Mineola School District Is Apple Distinguished

From left: Mineola Board of Education President Christine Napolitano, Principals SueCaryl Fleischmann, Ed.D., Margarita Maravel, Janet Gonzalez, Ed.D., Andrew Casale and Whittney Smith Ed.D.; and Superintendent of Schools Michael P. Nagler, Ed.D. (Photo courtesy of Mineola Union Free School District)

This fall, all five schools in the Mineola Union Free School District received official notification of earning designation as an Apple Distinguished School for 2017-18. With this, Mineola becomes the first complete school district in all of New York State to have all of its schools earn the title. They are also the only five Apple Distinguished Schools on Long Island, five of only eight in New York and five of 400 across 29 countries worldwide who compete for this designation.

Apple Distinguished Schools are centers of leadership and educational excellence that demonstrate Apple’s vision for learning with technology and are some of the most innovative schools in the world. To qualify, the schools had to go through a rigorous application process to prove that they meet Apple’s vision of success. This vision includes providing visionary leadership, innovative learning and teaching, ongoing professional development, flexible learning environments and compelling evidence of success.

Mineola’s 1:1 iPad initiative began at Jackson Avenue School as a pilot program for fifth graders in the spring of 2010. It now encompasses all students, K-12 and has grown into an award-winning program for each of the Mineola schools. Mineola Middle School was the first to earn the designation as an Apple Distinguished School for the 2013-14 school year—it has to requalify for the designation each year.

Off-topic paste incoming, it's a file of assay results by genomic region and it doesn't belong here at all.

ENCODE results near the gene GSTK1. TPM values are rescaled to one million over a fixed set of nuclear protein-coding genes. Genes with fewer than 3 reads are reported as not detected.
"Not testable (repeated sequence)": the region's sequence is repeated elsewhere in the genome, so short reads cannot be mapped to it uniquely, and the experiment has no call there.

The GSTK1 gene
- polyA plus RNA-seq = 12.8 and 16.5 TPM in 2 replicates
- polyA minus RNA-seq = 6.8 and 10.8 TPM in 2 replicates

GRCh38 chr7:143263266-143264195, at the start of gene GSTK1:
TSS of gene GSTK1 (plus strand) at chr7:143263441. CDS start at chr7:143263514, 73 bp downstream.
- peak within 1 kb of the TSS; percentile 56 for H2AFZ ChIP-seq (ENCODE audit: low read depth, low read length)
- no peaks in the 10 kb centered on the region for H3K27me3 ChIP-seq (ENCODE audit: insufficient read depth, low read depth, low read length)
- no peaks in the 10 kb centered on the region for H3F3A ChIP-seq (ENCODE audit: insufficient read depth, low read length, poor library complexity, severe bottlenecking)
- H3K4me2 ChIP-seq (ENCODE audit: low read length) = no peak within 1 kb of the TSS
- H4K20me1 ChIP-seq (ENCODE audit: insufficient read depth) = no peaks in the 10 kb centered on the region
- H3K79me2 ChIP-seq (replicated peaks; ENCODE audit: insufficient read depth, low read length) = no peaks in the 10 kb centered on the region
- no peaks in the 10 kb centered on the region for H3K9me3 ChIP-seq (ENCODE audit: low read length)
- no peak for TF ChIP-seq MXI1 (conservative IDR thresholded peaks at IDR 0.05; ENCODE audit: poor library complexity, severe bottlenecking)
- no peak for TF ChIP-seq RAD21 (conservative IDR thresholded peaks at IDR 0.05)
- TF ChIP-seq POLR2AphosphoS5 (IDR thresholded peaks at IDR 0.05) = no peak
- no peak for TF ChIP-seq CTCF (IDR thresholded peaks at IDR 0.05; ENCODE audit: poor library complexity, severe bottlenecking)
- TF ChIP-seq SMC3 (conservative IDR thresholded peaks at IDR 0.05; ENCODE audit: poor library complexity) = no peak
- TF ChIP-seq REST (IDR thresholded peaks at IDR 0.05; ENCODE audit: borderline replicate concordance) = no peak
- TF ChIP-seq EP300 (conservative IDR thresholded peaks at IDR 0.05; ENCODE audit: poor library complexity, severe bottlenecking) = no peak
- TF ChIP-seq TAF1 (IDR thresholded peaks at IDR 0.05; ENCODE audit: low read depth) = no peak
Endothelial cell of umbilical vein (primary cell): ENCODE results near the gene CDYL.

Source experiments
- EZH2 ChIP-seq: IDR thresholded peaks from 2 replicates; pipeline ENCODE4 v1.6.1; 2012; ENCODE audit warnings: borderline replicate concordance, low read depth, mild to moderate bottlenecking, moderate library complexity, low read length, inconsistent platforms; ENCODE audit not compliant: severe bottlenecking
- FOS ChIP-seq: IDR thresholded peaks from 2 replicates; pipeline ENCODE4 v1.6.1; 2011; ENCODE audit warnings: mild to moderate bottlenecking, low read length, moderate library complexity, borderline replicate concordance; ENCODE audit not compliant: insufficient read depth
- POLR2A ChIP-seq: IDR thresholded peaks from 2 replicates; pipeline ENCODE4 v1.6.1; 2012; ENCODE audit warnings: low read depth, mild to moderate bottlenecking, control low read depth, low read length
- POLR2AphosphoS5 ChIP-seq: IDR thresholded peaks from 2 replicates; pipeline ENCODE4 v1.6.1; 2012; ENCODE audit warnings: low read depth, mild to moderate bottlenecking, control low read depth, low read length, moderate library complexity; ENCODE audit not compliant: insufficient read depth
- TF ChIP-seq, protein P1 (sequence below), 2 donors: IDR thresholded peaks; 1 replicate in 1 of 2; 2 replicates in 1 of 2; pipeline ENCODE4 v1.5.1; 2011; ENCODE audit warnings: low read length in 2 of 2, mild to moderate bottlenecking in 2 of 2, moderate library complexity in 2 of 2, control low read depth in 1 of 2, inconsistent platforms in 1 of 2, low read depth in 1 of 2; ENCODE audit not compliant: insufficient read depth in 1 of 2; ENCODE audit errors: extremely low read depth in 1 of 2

Two representatives from Apple attended the district’s Dec. 14 board of education meeting and presented each of the schools with their plaques and banners. The representatives noted Mineola’s “relentless pursuit of innovation with a student-centered approach.”

“It’s easy to have an idea; it’s not as easy to make it happen. I have to thank my principals for making this a reality,” Superintendent of Schools Dr. Michael P. Nagler, said that evening. “It’s not just about using a device here; it’s about how we use it to change teaching. It’s about students showing me what they know and how they know it. It’s exciting and really infectious.”

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